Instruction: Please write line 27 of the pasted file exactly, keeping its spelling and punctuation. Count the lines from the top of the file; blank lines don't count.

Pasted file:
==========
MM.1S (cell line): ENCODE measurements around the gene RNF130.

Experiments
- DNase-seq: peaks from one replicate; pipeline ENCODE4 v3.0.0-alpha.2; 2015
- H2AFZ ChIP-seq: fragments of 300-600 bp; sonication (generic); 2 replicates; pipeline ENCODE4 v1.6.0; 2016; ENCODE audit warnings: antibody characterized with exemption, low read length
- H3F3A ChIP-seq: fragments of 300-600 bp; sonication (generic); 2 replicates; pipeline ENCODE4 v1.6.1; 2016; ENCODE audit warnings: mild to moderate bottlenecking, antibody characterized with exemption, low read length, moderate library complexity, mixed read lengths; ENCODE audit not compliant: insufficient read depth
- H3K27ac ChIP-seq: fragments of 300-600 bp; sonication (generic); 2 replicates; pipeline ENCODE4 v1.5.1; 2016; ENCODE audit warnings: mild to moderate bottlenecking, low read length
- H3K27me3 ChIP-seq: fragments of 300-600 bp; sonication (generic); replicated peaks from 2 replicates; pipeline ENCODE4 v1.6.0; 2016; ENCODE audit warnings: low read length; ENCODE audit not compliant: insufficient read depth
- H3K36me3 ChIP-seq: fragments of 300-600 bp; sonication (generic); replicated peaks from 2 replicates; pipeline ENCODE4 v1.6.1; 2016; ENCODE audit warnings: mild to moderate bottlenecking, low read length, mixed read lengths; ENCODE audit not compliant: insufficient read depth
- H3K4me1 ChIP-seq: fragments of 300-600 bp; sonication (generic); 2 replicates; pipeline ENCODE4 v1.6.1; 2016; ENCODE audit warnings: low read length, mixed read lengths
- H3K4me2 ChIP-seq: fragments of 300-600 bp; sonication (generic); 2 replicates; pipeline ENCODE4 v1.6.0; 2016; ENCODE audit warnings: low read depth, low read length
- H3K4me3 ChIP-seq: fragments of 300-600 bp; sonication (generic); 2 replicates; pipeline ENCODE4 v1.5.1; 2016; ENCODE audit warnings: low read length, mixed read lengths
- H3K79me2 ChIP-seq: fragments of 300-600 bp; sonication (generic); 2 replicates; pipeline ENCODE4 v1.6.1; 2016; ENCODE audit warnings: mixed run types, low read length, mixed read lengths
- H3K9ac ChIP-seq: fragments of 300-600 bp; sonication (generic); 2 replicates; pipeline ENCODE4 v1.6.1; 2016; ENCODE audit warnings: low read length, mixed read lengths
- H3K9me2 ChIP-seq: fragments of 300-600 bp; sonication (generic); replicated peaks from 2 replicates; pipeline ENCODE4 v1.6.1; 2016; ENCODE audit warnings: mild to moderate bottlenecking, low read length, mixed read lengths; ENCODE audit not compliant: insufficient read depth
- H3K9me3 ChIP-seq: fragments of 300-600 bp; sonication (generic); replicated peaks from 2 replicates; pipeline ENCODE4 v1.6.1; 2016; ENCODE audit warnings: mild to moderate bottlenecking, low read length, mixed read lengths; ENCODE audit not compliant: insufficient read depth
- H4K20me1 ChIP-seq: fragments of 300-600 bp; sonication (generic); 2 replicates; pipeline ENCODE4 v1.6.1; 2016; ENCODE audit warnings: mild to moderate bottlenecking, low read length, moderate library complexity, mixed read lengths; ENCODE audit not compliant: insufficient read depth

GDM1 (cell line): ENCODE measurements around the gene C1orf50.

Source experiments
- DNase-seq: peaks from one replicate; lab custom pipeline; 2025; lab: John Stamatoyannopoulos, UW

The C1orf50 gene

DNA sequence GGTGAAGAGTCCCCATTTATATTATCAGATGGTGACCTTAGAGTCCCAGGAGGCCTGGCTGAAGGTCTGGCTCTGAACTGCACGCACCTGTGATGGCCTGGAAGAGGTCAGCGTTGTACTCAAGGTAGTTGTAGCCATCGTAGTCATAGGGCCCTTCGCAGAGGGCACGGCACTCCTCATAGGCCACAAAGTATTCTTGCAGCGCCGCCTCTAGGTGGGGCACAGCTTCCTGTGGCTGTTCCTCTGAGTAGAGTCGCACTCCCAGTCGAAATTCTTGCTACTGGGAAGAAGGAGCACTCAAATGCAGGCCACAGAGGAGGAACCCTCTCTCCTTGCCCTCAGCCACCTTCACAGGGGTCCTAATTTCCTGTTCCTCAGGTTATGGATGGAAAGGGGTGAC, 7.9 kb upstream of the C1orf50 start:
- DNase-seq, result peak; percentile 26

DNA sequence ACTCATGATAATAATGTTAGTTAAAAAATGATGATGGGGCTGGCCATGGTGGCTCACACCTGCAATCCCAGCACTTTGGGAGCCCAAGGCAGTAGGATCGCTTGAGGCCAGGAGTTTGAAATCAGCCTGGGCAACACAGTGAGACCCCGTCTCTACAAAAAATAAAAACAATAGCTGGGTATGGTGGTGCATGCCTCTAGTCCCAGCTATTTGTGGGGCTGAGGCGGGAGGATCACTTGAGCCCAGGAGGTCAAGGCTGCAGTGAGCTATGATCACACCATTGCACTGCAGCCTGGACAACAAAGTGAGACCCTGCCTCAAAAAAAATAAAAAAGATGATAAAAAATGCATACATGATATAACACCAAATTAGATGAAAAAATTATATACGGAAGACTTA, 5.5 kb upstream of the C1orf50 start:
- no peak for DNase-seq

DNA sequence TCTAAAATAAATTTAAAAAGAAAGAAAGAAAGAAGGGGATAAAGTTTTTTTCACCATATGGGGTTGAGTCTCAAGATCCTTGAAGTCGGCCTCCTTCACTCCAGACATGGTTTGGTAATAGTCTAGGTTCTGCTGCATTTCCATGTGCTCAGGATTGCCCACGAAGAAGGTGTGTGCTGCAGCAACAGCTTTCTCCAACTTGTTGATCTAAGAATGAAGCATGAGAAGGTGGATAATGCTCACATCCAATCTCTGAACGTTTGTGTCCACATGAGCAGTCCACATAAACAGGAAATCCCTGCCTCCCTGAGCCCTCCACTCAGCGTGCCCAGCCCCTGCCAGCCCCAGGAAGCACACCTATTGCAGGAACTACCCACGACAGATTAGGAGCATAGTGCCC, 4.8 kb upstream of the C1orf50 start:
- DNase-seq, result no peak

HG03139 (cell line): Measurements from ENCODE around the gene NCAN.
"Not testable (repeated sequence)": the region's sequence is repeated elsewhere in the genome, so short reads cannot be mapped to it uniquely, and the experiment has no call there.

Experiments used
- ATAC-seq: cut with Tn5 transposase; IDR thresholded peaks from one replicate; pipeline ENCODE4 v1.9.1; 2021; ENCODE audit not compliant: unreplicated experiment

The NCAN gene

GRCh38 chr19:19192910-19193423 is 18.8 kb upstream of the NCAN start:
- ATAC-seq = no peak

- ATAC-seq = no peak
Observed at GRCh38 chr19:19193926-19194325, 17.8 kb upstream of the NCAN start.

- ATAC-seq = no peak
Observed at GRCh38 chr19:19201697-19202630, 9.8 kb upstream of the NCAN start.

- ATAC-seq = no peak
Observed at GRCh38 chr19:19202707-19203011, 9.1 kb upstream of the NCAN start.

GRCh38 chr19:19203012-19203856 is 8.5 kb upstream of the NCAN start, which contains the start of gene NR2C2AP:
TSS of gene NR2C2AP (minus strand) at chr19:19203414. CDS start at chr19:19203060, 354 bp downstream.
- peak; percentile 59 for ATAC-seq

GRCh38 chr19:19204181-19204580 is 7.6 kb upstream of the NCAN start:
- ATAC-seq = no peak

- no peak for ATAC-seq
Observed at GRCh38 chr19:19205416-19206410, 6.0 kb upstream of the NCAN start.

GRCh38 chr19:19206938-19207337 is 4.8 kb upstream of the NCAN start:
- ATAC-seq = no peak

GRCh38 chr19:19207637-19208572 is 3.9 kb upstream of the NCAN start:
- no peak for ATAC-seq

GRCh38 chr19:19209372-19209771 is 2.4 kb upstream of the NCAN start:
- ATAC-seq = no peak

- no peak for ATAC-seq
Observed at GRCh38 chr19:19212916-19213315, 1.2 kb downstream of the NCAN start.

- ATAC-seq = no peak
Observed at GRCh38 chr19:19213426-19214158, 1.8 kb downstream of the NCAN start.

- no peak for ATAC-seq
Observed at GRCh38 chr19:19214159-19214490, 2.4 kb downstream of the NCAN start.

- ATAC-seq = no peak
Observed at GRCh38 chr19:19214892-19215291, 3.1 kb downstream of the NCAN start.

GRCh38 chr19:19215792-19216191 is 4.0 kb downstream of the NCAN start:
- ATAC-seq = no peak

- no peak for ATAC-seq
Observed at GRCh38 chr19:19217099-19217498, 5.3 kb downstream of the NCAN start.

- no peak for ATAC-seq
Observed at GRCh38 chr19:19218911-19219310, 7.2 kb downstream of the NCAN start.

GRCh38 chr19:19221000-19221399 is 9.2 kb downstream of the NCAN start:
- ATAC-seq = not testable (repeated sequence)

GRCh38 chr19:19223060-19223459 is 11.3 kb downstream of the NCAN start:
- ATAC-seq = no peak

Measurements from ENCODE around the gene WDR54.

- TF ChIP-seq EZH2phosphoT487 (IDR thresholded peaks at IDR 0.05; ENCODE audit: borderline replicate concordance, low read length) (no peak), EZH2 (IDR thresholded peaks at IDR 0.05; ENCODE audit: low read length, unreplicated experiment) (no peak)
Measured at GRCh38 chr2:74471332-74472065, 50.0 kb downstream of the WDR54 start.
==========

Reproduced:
HG03139 (cell line): Measurements from ENCODE around the gene NCAN.